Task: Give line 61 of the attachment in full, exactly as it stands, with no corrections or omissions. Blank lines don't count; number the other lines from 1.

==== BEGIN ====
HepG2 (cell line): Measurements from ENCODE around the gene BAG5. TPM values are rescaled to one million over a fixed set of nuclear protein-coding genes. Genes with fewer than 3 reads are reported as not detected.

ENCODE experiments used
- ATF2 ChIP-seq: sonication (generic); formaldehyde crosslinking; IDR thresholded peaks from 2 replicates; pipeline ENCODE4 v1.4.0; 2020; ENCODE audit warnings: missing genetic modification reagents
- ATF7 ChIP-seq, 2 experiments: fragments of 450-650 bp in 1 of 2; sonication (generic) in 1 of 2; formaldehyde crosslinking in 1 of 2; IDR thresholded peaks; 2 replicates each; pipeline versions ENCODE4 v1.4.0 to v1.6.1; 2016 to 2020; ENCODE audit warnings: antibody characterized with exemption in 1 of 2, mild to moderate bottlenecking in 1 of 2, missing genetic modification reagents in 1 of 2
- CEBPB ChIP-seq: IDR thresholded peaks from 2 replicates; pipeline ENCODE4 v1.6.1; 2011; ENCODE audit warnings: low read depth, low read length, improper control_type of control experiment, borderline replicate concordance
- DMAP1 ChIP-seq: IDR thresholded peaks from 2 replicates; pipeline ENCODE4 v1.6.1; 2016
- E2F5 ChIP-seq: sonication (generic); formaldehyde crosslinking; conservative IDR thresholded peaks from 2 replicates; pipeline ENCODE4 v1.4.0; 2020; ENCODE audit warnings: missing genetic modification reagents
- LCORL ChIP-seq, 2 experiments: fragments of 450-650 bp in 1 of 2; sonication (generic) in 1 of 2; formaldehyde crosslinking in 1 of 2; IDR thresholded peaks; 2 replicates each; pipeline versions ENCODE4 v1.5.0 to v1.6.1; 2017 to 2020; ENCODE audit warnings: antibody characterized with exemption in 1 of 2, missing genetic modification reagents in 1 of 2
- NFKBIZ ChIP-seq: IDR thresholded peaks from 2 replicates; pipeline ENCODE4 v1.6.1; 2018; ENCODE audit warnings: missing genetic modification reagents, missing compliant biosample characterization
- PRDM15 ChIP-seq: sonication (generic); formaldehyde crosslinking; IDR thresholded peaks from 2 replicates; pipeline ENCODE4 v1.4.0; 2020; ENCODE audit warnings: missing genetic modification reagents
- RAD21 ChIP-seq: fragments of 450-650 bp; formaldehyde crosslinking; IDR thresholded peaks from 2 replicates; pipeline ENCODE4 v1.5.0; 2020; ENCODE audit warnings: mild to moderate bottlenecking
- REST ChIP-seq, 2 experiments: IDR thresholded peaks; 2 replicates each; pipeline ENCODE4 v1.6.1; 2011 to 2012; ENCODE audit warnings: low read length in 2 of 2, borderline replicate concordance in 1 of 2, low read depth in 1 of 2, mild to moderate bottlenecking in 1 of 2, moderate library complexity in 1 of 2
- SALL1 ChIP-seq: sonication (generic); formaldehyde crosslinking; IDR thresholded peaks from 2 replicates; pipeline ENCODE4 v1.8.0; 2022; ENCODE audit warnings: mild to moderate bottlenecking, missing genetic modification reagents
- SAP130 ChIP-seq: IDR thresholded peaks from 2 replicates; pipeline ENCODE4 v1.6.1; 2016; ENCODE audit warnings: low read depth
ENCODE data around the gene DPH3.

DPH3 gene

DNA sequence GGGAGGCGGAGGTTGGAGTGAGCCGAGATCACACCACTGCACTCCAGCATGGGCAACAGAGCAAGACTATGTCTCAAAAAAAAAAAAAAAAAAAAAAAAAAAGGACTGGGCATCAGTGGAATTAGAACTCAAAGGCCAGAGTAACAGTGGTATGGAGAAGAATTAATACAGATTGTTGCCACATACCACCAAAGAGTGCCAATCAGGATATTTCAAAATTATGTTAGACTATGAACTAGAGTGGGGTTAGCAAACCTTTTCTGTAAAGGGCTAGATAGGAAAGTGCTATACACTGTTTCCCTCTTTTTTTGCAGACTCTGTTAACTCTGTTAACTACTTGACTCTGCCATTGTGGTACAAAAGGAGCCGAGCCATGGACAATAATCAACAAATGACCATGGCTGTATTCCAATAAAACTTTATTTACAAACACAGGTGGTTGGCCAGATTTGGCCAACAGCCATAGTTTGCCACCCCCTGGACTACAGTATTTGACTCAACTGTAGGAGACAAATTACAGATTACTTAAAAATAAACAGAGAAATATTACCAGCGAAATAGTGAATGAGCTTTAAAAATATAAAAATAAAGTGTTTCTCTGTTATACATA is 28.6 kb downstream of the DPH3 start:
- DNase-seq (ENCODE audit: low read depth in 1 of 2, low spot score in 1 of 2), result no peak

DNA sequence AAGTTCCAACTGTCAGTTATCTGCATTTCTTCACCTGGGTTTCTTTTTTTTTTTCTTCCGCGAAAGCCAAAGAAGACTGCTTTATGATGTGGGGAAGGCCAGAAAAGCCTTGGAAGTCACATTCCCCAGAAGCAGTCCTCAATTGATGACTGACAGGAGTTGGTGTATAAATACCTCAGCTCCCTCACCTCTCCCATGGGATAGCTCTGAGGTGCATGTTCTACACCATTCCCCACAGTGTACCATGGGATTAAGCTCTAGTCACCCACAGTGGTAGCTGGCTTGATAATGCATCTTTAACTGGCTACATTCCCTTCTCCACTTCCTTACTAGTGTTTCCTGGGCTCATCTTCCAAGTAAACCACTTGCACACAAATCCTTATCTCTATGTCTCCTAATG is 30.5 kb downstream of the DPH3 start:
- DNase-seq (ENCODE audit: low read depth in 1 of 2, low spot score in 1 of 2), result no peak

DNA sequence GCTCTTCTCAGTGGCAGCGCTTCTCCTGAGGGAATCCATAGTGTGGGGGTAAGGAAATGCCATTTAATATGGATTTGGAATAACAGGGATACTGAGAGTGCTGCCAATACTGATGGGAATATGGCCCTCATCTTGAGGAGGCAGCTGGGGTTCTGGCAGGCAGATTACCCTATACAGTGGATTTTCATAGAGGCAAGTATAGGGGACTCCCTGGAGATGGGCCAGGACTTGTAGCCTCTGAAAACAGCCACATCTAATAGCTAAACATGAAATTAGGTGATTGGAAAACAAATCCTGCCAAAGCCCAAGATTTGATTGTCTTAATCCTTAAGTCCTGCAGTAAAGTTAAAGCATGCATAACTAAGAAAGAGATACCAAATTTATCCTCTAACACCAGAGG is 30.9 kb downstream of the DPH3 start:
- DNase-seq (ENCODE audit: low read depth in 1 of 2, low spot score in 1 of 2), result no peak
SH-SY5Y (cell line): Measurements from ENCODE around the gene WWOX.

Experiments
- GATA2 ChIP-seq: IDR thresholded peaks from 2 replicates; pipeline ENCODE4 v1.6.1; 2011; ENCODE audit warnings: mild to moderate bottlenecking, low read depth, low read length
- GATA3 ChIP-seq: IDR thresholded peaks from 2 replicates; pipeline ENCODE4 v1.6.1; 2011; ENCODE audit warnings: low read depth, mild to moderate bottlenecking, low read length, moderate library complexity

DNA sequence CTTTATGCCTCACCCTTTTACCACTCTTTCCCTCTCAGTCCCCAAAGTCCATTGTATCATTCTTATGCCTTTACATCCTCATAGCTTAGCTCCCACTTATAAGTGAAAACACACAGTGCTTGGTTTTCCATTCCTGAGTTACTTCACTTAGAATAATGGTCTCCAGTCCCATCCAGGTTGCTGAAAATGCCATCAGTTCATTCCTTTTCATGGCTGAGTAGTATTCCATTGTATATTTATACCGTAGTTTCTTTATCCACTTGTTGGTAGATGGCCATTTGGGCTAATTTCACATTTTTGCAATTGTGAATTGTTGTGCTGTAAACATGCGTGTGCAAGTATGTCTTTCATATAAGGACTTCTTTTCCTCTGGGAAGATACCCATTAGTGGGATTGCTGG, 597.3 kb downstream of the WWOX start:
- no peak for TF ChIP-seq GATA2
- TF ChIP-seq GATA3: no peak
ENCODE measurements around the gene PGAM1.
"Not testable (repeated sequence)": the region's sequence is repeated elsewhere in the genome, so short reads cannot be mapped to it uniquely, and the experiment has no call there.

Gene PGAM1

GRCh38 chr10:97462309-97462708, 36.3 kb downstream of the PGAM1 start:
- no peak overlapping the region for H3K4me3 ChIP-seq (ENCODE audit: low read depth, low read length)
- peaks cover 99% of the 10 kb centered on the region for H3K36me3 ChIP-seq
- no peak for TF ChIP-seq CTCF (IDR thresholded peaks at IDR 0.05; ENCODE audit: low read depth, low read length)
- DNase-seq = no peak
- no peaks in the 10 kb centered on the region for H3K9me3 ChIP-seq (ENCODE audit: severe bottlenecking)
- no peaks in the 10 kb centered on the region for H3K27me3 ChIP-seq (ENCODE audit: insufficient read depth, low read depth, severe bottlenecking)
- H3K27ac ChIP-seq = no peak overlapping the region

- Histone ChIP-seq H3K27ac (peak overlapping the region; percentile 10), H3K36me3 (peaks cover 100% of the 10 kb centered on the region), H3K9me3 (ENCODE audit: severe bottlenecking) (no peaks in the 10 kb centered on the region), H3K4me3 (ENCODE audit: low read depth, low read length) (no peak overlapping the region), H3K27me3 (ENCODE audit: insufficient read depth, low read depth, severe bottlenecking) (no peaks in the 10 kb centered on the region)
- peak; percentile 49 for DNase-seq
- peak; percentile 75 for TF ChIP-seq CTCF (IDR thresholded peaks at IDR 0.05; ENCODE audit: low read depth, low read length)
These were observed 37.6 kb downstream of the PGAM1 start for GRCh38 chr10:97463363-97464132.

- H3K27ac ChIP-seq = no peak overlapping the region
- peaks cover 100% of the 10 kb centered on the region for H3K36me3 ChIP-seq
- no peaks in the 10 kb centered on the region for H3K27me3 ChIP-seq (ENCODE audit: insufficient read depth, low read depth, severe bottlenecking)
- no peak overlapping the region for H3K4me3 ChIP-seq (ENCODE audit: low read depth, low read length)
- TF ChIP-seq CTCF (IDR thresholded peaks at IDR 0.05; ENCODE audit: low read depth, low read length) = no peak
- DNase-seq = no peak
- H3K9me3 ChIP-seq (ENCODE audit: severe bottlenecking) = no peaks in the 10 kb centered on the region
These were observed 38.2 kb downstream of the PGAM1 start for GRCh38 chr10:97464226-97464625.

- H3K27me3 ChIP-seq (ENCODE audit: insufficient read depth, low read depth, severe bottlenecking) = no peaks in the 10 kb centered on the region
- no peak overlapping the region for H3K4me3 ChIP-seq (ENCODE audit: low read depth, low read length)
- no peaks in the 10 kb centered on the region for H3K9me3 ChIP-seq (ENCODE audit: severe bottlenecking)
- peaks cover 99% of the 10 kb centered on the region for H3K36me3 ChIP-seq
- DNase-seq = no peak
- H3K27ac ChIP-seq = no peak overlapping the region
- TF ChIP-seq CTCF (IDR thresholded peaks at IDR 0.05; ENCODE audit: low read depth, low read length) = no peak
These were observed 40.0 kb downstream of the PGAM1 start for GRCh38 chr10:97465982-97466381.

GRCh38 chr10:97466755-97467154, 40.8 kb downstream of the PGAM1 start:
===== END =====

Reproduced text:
GRCh38 chr10:97466755-97467154, 40.8 kb downstream of the PGAM1 start: